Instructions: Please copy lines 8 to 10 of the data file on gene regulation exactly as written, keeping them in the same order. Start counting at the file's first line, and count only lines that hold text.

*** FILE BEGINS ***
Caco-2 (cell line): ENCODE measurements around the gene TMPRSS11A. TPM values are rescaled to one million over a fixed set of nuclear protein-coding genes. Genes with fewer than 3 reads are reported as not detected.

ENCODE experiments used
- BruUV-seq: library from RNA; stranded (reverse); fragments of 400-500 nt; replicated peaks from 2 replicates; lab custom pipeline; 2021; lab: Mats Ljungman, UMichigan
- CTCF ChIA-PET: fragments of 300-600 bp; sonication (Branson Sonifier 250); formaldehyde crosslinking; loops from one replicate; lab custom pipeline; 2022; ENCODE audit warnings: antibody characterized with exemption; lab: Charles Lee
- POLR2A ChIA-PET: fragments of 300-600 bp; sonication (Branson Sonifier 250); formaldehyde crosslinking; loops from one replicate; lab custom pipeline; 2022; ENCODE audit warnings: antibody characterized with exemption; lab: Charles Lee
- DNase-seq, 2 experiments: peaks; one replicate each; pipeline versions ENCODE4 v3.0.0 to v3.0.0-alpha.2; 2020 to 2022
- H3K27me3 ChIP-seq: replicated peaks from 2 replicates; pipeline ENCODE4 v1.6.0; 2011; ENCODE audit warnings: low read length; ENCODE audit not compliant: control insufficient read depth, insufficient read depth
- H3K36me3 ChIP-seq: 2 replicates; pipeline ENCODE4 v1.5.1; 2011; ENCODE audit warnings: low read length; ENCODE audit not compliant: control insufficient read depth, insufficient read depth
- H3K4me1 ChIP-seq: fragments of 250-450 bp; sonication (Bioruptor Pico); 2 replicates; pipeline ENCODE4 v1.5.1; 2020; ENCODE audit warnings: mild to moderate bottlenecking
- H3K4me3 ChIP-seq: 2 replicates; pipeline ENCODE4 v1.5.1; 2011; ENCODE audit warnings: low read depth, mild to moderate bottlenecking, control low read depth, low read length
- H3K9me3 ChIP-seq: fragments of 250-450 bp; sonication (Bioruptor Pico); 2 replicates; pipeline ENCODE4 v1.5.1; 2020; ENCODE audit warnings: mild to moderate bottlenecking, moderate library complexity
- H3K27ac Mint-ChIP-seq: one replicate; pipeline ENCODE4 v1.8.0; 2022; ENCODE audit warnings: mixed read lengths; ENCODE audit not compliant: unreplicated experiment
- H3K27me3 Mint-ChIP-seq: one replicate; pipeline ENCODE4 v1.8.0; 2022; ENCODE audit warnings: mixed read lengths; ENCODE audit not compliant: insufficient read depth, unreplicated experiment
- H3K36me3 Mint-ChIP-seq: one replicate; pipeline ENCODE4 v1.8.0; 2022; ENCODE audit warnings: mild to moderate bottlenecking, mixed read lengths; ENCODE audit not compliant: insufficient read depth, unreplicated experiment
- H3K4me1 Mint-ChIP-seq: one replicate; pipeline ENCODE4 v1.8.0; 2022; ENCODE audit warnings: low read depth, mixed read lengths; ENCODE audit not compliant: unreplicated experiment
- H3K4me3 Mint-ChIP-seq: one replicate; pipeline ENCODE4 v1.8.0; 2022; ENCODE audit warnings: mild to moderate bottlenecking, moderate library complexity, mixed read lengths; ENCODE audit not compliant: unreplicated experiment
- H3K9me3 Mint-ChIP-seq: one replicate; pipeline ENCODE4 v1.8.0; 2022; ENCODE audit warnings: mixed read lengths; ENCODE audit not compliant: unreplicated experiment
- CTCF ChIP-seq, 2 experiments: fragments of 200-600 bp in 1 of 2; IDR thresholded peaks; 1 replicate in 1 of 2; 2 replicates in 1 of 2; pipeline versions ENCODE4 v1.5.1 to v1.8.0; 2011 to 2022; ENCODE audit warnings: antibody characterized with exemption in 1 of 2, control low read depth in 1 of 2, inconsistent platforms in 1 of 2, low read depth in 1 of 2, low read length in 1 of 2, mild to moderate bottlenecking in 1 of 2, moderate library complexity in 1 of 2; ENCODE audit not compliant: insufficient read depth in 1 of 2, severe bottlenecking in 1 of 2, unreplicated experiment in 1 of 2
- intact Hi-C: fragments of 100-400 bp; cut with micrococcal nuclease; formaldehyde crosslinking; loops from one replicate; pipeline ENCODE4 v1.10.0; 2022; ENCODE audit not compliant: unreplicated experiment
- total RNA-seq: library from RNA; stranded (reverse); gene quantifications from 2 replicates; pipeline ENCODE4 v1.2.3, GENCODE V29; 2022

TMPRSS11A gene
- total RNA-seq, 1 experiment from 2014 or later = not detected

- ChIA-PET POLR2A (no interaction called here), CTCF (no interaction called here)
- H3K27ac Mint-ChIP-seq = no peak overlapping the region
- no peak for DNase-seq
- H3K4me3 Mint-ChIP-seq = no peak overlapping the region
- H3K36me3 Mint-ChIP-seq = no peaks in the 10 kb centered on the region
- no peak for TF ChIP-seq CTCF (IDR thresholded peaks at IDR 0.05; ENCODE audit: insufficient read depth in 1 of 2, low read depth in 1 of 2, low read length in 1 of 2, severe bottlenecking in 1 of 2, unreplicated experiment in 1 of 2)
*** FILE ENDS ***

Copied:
- H3K36me3 ChIP-seq: 2 replicates; pipeline ENCODE4 v1.5.1; 2011; ENCODE audit warnings: low read length; ENCODE audit not compliant: control insufficient read depth, insufficient read depth
- H3K4me1 ChIP-seq: fragments of 250-450 bp; sonication (Bioruptor Pico); 2 replicates; pipeline ENCODE4 v1.5.1; 2020; ENCODE audit warnings: mild to moderate bottlenecking
- H3K4me3 ChIP-seq: 2 replicates; pipeline ENCODE4 v1.5.1; 2011; ENCODE audit warnings: low read depth, mild to moderate bottlenecking, control low read depth, low read length